Consumer group CitizenWatch lauded the Supreme Court’s decision to stop the implementation of DOE and ERC’s new retail competition open access (RCOA) policy, which run counter to the objective of the EPIRA law.
The Electric Power Industry Reform Act (EPIRA) or Republic Act 9136 promotes the customer’s right to choose their own retail electricity supplier (RES) and encourages free and fair competition. It provides for the voluntary migration of end-users to the contestable market.
The DOE and ERC’s new policy said all contestable consumers with at least one megawatt of consumption should only choose from 23 RES designated by ERC.
“We are hopeful that the Supreme Court will continue to uphold the intent of the EPIRA, to protect the public interest, after all, it is us, ordinary Filipinos that will have no choice but to carry the burden of the increase in prices.” CitizenWatch secretary general Paco Pangalangan said.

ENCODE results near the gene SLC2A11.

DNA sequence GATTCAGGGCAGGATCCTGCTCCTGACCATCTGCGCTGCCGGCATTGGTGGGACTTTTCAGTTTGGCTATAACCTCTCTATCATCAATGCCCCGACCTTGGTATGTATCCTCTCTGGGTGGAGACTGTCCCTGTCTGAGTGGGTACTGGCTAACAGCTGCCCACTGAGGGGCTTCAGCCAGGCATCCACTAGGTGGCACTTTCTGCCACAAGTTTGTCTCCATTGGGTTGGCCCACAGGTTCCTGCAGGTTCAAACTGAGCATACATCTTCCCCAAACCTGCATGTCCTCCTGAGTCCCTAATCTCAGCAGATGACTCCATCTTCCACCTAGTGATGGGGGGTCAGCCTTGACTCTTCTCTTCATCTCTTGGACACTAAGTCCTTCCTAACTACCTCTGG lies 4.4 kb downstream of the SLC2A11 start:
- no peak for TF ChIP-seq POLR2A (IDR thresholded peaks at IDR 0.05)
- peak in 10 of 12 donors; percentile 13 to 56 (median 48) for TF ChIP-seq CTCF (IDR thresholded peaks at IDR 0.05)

The group’s statement follows after AGHAM partylist expressed support for the Supreme Court’s decision to put a TRO on the RCOA.
“With a deadline of February 26, 2017, consumers would have had break-out of existing contracts and scramble to find and enter into new contracts just to meet the deadline imposed by the ERC, or lose power all together,” he said.
The Philippine Chamber of Commerce and Industry (PCCI), Ateneo de Manila University, Riverbanks Development Corp., and San Beda College-Alabang were the petitioners of the TRO.
They deemed the policy “unconstitutional for usurping legislative authority, violating the right to due process and equal protection and the non-impairment clause as well as for being unreasonable exercise of police power.”
“The ERC’s mandatory policy would have forced consumers into entering contracts with qualified suppliers, even if these contracts were unfavorable or more expensive contracts,” Pangalangan said.